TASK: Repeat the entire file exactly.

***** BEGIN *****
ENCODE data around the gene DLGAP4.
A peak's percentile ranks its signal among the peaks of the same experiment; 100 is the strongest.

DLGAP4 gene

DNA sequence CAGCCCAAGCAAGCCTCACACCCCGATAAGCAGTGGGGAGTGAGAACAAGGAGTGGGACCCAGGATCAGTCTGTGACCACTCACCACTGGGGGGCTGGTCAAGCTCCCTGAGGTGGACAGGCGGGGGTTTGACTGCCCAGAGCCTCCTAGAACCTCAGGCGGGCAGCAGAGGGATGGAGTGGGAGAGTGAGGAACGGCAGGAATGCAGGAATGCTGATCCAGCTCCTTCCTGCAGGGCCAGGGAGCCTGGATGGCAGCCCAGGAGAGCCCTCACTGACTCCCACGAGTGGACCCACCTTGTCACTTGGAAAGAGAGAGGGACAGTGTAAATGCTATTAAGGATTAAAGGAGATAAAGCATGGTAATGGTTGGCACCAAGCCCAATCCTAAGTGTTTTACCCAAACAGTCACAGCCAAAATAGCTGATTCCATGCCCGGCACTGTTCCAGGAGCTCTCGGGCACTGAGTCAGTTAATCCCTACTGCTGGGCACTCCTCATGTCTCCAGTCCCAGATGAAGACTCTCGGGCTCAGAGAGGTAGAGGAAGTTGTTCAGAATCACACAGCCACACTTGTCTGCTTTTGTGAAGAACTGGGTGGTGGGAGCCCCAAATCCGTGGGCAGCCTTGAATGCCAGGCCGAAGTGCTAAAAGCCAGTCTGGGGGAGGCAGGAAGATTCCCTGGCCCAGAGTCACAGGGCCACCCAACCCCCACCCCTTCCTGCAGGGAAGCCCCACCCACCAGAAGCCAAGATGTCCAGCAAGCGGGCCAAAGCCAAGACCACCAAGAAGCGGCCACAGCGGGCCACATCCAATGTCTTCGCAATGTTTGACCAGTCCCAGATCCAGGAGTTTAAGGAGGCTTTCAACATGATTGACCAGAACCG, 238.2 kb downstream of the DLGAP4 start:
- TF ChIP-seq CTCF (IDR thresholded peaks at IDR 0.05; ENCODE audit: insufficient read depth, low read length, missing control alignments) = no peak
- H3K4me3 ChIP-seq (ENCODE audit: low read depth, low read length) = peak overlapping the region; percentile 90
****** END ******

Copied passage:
ENCODE data around the gene DLGAP4.
A peak's percentile ranks its signal among the peaks of the same experiment; 100 is the strongest.

DLGAP4 gene

DNA sequence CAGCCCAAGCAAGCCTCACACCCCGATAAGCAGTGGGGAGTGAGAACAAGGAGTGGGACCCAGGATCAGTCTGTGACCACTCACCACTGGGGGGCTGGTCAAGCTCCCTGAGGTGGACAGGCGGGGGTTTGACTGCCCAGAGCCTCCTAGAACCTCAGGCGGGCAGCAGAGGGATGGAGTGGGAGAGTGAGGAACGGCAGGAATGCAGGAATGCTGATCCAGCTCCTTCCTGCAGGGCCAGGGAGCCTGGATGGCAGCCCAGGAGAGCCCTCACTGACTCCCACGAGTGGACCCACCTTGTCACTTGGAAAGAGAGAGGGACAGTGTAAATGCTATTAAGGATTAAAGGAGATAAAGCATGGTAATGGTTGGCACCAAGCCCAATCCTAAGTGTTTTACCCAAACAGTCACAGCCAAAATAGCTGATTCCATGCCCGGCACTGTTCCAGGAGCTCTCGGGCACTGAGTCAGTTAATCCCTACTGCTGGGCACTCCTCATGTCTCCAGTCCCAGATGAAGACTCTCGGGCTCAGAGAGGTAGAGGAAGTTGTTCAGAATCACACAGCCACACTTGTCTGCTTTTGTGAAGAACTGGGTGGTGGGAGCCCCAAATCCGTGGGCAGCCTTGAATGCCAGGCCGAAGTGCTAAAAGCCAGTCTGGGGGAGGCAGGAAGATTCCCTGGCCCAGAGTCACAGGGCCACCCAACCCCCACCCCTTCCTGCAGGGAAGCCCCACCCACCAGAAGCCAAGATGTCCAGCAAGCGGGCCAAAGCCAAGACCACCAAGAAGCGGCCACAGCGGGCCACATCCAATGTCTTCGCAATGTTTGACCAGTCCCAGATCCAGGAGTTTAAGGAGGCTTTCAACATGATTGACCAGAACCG, 238.2 kb downstream of the DLGAP4 start:
- TF ChIP-seq CTCF (IDR thresholded peaks at IDR 0.05; ENCODE audit: insufficient read depth, low read length, missing control alignments) = no peak
- H3K4me3 ChIP-seq (ENCODE audit: low read depth, low read length) = peak overlapping the region; percentile 90